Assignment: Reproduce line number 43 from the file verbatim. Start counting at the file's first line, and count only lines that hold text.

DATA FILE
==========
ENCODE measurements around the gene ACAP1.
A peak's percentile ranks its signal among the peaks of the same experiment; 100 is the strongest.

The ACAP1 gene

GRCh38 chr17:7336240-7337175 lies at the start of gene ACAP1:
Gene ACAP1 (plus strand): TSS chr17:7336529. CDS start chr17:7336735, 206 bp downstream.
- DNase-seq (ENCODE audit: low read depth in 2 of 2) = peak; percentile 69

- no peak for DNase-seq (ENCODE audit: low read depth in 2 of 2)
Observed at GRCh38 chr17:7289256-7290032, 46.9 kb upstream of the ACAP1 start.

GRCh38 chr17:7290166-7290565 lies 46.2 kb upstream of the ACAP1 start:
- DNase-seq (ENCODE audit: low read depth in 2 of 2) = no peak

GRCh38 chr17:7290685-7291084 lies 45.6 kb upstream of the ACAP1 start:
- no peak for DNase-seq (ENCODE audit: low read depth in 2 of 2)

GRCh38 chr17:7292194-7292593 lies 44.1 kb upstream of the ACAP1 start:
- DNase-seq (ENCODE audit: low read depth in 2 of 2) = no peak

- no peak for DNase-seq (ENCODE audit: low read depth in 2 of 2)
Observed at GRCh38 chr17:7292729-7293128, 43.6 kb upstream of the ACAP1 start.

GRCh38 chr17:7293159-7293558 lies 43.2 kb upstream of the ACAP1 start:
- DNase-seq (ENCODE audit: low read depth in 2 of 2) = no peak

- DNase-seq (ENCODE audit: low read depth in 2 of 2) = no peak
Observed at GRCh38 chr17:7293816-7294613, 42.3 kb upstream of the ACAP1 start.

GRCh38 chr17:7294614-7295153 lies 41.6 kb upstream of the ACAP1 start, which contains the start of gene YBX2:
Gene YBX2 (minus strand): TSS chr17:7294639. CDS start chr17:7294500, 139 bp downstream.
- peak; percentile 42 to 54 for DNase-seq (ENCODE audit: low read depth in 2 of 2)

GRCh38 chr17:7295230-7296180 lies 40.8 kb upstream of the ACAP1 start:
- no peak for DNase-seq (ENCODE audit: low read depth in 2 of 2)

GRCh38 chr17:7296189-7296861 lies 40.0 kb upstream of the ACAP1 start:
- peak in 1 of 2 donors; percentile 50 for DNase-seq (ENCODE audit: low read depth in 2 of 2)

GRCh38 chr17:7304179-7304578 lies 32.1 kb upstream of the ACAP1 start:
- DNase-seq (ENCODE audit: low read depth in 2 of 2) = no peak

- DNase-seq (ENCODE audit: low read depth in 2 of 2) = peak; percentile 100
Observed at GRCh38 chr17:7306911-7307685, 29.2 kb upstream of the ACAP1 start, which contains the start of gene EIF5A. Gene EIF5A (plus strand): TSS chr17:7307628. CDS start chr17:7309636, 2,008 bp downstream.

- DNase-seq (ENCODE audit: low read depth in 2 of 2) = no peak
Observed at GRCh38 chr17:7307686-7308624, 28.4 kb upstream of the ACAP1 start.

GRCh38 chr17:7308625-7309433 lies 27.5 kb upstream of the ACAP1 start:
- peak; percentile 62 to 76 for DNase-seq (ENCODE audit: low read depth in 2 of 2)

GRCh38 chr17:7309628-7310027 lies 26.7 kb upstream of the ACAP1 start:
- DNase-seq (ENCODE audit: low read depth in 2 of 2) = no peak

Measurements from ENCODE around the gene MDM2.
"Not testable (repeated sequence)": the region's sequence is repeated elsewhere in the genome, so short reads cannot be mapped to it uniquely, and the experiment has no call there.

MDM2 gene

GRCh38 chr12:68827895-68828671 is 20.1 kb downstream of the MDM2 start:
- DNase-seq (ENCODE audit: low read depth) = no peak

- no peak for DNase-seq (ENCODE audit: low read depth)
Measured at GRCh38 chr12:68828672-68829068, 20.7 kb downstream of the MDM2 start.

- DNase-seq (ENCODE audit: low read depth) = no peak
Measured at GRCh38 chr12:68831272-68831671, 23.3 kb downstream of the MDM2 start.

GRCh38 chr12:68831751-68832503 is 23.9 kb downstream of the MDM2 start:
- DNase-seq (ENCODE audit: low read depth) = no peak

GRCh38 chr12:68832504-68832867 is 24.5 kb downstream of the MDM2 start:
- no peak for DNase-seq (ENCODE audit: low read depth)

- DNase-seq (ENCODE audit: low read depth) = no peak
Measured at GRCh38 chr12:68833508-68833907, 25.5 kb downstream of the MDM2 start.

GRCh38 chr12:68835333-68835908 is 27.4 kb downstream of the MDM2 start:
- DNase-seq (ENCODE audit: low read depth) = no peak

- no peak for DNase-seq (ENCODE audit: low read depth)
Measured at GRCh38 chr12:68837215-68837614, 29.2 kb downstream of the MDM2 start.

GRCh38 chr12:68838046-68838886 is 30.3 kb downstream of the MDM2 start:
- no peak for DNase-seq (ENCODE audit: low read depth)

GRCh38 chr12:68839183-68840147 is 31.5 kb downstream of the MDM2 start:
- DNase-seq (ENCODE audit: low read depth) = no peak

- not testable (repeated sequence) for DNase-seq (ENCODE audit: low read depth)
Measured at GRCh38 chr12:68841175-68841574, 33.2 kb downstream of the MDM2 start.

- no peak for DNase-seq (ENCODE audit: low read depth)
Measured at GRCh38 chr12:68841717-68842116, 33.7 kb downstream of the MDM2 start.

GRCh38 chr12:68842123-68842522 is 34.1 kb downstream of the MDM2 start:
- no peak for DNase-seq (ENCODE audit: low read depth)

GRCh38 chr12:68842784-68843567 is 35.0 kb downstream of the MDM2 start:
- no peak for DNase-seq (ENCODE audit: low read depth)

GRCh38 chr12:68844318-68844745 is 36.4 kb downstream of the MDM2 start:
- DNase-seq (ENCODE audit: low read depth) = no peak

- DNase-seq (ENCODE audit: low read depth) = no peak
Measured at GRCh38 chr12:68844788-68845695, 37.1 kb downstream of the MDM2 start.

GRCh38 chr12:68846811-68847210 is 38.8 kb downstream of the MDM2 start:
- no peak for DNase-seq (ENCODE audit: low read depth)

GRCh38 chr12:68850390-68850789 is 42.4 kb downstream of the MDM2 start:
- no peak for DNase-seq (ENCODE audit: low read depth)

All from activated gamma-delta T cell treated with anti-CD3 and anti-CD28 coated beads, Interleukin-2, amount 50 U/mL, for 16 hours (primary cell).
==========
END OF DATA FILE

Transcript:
- no peak for DNase-seq (ENCODE audit: low read depth)